Renters Alliance offers practical help to tenants but we cannot offer legal advice. If you have any concerns about whether and how to respond to a 15-day pay-or-quit notice we urge you to contact an attorney or get in touch with the city’s housing rights legal services provider Bet Tzedek at (323) 939–0506 extension 499 (the extension is important). You will leave a message; expect a return call in 24–48 hours.

Resources for Tenants

The COVID–19 Tenant Relief Act complicates matters for Beverly Hills tenants because the state moratorium complements some aspects of local protection against eviction for nonpayment but preempts one important aspect: the rent repayment deadline. Here are some additional resources that explain the Act and the preemption issue.

Forms for Reference

The state requires the landlord to provide tenants with an informational notice about the COVID–19 Tenant Relief Act even if the landlord is not intending to evict for nonpayment. When rent is delayed pursuant to the state moratorium, the landlord must also send a 15-day notice to demand the rent but which also informs the tenant of rights under the law. As the informational notice explains:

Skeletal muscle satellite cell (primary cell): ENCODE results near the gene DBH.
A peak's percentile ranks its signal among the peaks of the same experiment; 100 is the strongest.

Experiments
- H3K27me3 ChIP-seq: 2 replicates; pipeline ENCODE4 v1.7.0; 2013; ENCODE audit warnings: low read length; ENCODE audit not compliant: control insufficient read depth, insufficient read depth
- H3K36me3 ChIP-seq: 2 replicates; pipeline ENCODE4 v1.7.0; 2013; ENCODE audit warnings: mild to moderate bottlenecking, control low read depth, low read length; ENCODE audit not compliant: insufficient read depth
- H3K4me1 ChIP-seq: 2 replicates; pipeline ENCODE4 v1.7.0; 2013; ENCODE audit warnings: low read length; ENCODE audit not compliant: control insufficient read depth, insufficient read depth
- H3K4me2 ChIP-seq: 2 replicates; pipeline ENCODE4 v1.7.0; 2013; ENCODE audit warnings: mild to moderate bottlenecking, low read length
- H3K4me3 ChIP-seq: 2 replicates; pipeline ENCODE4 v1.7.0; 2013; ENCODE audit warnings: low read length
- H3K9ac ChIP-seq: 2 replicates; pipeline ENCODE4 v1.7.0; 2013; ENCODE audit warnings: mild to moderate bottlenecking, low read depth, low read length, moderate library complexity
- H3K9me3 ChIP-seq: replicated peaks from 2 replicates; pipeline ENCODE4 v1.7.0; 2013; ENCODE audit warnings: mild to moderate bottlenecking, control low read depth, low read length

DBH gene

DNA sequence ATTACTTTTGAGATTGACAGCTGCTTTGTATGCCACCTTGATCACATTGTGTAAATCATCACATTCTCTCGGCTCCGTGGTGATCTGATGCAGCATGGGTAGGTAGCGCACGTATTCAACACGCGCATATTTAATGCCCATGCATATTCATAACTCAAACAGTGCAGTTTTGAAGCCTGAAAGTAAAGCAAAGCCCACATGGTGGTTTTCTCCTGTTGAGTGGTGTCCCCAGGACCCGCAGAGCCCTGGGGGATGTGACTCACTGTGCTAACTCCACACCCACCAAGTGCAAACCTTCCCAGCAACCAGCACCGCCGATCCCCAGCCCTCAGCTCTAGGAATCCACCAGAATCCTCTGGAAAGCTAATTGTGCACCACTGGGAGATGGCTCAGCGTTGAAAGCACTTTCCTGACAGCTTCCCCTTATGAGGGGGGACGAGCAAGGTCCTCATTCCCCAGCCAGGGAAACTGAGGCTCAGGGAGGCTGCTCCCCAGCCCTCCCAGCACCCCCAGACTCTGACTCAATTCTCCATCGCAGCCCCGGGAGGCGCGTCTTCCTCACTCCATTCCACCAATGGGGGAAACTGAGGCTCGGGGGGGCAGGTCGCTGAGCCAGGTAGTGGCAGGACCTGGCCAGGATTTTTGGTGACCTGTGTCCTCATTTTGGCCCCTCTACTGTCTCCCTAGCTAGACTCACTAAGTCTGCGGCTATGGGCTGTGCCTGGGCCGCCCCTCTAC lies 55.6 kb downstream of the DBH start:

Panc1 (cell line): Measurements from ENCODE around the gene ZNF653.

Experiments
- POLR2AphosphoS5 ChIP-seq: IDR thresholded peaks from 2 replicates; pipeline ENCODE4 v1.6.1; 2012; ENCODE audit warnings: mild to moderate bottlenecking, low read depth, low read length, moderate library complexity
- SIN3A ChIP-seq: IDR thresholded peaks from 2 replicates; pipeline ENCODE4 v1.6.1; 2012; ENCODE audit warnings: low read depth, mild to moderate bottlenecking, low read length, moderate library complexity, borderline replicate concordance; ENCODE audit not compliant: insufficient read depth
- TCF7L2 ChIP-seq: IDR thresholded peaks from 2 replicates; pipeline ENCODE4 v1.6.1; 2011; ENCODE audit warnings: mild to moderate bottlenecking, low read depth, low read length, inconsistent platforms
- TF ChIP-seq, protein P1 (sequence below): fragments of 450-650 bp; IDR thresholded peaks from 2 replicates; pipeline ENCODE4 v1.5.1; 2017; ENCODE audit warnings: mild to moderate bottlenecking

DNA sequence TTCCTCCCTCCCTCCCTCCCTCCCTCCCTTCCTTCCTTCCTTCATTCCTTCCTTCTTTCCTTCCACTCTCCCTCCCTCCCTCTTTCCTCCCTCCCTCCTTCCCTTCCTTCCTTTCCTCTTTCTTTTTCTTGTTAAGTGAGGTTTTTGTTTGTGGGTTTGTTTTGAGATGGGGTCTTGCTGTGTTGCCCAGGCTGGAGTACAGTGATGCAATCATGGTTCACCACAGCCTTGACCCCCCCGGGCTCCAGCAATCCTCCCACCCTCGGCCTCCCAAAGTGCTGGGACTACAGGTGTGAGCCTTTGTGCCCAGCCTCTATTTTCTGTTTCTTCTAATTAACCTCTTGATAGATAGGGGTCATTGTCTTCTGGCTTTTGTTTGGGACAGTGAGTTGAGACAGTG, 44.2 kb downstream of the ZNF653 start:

Before your landlord can seek to evict you for failing to make a payment that came due between March 1, 2020, and June 30, 2021, your landlord will be required to give you a 15-day notice that informs you of the amounts owed and includes a blank declaration form you can use to comply with this requirement.

For reference these are the relevant forms. If required they will be provided by the landlord.

COVID–19 Tenant Relief Act forms

Proof of income on file form

The declaration of financial distress does not require documentation of distress for households earning under 130% of area median income unless the landlord has proof of income on file that indicates earnings of more than 130% of area median income. If the landlord has that proof — for example from a rental application — then the landlord may send you this additional form:

Households that receive that form and earn above 130% of area median income must return it with documentation that supports the declaration of COVID–19-related financial distress. Again it is the responsibility of the landlord to provide any required forms to the tenant — including the blank declaration of financial distress.

Got a question about the COVID–19 Tenant Relief Act? We will try to help. Get in touch with Renters Alliance!